Tool gloat: UNISAW! #3: I have the POWER!!!

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Blog entry by ic3ss posted 04-12-2011 04:00 AM 5037 reads 1 time favorited 10 comments Add to Favorites Watch
« Part 2: Parts arrive early. Part 3 of Tool gloat: UNISAW! series Part 4: Now I'm on the fence. »

Yesterday I had my electrician buddy over for dinner and plied him with beer and BBQ steak so I could get the lowdown on the right way to get 220v to my table saw. I made a late run yesterday to home depot and bought 30ft of 12/2 SJ cable, a 20amp breaker, cable plug, 20amp socket, a box, and 15ft of 12/2 romex. This morning, I found that the plug and the socket that the HD “expert” gave me yesterday were of differing types. The plug was 20amp 220v and the socket was 20amp 110v. So off to HD again this morning and I upgraded both plug and socket to the larger round spade locking type. When I got home I quickly found that the cover plate that I had for the first socket didn’t fit the new larger upgraded socket. I also needed a pipe nipple and locking rings to mount the switch to the saw, so off I go again. Projects are fun to work on, but this is the sucky part if your not well organized.

So I am really lucky in that the ideal place for my new 220v outlet is going to be a few inches below the power panel, so this means I don’t have to fish cable behind drywall, I don’t have to drill holes in studs, so it’s much easier.

I cut a hole in the drywall for the box, ran one end of the romex down an existing hole in the panel and right out of the box hole. I seated the box and screwed it down, stripped back the romex and connected then mounted the new socket.

I cut the romex to length to where the new breaker will go, then connected the wires to the ground bus and the breakers, then seated the breaker in the panel.

Now it was time to install cable and switch assembly in the saw. The switch box is mounted to the saw by a 3 inch length of pipe that screws in to a threaded hole in the bottom of the cast iron top. I screwed the pipe in to the top then mounted the box to the pipe.

I pulled out the old cable all together, the insulation was cracking on both ends and I just didn’t want to use it. I wired in my new cable to the motor and had to make a few adjustments to the switch in the box before I got it to where I was comfortable with it. Then it was time to test it out, fire up the saw for the first time since I bought it.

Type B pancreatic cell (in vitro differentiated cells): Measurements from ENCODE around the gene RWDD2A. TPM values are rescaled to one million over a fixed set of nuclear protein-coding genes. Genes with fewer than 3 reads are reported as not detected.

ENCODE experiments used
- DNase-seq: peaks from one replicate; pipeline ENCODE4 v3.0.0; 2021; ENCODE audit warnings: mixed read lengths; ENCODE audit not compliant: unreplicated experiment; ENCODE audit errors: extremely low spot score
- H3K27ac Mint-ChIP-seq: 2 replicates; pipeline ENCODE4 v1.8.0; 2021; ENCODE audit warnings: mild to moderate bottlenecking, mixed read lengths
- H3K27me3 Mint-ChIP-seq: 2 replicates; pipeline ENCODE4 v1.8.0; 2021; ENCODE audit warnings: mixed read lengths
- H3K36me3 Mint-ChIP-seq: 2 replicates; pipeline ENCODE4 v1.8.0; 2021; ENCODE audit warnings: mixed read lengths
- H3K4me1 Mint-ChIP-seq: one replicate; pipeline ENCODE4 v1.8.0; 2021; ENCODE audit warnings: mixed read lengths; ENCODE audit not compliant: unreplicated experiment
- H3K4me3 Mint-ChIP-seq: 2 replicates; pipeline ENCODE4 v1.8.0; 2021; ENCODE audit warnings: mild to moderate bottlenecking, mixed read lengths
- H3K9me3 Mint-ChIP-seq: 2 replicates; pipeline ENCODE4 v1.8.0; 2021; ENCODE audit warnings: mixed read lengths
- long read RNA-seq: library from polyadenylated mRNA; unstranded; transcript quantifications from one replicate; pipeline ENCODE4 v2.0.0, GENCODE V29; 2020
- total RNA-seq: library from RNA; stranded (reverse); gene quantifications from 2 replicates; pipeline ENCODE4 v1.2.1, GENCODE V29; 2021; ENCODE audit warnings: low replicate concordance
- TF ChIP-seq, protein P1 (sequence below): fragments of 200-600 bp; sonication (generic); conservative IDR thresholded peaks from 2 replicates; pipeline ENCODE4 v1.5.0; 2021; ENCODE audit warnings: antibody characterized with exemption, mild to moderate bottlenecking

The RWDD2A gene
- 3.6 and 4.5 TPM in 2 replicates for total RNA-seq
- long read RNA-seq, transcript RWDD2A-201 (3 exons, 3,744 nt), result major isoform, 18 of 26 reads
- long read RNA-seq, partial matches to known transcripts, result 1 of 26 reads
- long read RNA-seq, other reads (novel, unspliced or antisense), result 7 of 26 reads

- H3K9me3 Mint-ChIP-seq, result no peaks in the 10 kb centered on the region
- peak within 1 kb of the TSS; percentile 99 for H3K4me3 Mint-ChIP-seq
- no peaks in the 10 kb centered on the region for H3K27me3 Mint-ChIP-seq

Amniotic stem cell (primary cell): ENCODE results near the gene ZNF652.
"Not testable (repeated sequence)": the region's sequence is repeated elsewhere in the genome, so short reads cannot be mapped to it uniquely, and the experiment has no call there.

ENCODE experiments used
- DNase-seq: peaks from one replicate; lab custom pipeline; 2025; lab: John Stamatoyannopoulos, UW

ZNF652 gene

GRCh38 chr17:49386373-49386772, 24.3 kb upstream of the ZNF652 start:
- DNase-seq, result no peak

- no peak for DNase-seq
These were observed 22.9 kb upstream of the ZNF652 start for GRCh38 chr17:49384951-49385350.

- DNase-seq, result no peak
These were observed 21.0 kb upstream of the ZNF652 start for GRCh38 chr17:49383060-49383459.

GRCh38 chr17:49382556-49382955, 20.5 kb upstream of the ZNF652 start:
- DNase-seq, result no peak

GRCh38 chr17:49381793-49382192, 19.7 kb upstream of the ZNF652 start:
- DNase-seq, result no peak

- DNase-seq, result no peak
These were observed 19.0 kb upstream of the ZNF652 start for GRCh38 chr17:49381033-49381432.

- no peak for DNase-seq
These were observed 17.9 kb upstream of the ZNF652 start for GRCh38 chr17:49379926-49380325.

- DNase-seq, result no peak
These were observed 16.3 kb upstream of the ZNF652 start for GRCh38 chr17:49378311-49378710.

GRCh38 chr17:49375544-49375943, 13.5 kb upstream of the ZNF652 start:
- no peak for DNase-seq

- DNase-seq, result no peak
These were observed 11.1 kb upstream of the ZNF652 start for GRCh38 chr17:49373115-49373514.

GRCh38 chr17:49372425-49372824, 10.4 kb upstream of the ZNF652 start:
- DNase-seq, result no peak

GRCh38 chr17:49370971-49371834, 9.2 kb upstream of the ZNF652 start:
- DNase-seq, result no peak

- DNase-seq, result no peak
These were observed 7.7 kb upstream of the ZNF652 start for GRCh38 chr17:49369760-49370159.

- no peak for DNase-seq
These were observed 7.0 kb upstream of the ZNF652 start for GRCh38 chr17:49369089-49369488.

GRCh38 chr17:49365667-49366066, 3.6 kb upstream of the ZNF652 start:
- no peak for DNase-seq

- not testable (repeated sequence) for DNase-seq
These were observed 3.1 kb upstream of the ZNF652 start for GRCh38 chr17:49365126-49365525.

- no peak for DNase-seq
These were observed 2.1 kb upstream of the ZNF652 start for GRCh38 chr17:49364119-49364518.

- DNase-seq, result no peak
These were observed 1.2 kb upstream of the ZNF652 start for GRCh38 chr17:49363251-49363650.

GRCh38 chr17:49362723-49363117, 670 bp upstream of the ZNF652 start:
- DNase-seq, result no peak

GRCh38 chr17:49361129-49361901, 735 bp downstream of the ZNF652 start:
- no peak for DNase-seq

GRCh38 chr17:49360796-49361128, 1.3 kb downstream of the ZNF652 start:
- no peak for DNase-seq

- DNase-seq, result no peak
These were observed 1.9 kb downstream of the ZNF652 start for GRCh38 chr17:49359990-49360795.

In the many reviews on the old unisaws and all the forum posts, I’ve heard about the motor bang wen it starts up. This saw doesn’t do that at all. It seems to start fairly quietly. In my last forum post, I talk about these Power Twist Link Belts that I decided to try out. The reviews saw that they are supposed to take out much of the vibration, and some people have said that they run quieter than the standard v-belts. When my saw runs with the top off and no blade mounted, I can hear the belts, it almost sounds like a fan running at high speed. Not quite what I expected, but not anything that’s annoying either. After letting it run for a couple of minutes, I shut it down and I noticed the belts were warm and seemed a little more slack than they were, so I loosened the motor and adjusted belt tension again. Started and ran again, seems to run fine.

NOTE: The only thing I found that’s not quite right with the belts is that with the top on and the blade elevation all the way up, the link belts sit a bit higher in the pulley and it actually hits the cast iron top so the outside surface of the belts would rub the top if you started it up with the arbor all the way up. I will have to make a conscious effort to check this before starting the motor whenever I’m cutting thick stock.

So at this point I put the top on and bolted the extensions on, paying close attention to leveling the seams. With the full width top on and bolted down with a blade installed and the throat plate in, this thing is a little quieter than it was with the top off, but it’s way quieter than my old Delta Shopmaster TS200LS. Which isn’t saying much, cause that thing’s a POS. The Unisaw just hums along.

When I was setting up for this last test, I realized I put the saw blade on backwards only after I took the picture, before I actually turned the thing on.

My fence needs some attention, so I’ll work on cleaning that up tomorrow, and I need to order some glide pads so it’s not so hard to move the thing around. Also, my mobile base comes in on Thursday, so with that on it will be pretty easy to work with it.

-- "I am endeavoring, ma'am, to construct a mnemonic memory circuit using stone knives and bear skins."

10 comments so far

View Beginningwoodworker's profile


13345 posts in 5011 days

#1 posted 04-12-2011 04:09 AM

The Unisaw looks good!

View WayneC's profile


14359 posts in 5435 days

#2 posted 04-12-2011 04:14 AM

Going to be sweet when you get it done. I added a sub-panel to my garage so I could add other outlets and lights. Something to consider in the future (e.g. if you add dust collection).

-- We must guard our enthusiasm as we would our life - James Krenov

View Grandpa's profile


3264 posts in 4013 days

#3 posted 04-12-2011 04:55 AM

Did you use a romex with 2 insulated conductors or were there 3 insulated condutors. there should be 3 wires with insulation.

View ic3ss's profile (online now)